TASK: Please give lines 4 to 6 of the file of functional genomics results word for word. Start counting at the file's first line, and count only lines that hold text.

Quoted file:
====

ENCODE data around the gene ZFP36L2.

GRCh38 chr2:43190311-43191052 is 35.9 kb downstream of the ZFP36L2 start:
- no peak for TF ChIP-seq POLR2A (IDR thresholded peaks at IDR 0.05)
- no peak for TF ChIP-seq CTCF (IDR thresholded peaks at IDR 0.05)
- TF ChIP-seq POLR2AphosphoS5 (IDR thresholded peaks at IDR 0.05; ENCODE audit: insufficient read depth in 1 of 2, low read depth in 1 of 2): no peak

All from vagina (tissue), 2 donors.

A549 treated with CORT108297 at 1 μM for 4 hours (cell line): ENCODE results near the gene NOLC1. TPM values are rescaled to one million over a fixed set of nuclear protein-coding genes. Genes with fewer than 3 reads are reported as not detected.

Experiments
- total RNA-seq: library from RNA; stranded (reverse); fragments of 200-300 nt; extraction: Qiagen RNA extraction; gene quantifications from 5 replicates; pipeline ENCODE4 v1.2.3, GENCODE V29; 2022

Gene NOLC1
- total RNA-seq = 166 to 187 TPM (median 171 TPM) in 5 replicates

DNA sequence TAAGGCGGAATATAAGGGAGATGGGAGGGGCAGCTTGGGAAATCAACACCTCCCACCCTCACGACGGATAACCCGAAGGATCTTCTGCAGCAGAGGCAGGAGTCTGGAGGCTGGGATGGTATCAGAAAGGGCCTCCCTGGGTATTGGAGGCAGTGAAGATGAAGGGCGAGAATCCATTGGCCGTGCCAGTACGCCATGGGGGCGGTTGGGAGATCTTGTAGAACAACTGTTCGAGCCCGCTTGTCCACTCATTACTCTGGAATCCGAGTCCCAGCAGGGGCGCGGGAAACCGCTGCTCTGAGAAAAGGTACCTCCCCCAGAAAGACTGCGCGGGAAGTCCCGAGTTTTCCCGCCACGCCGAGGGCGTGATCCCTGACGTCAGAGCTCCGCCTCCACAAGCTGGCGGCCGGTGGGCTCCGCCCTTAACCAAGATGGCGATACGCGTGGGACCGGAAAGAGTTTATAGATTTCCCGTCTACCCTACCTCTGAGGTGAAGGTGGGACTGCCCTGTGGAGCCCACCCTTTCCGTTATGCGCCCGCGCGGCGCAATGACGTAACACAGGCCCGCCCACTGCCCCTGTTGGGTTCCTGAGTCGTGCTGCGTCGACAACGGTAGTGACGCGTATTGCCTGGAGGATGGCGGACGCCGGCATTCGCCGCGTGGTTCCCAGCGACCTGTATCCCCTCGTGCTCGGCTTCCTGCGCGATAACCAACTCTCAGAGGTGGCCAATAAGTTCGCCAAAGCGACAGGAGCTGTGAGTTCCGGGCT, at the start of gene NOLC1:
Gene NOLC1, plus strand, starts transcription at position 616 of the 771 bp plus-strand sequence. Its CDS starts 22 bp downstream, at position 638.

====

- no peak for TF ChIP-seq CTCF (IDR thresholded peaks at IDR 0.05)
- TF ChIP-seq POLR2AphosphoS5 (IDR thresholded peaks at IDR 0.05; ENCODE audit: insufficient read depth in 1 of 2, low read depth in 1 of 2): no peak

All from vagina (tissue), 2 donors.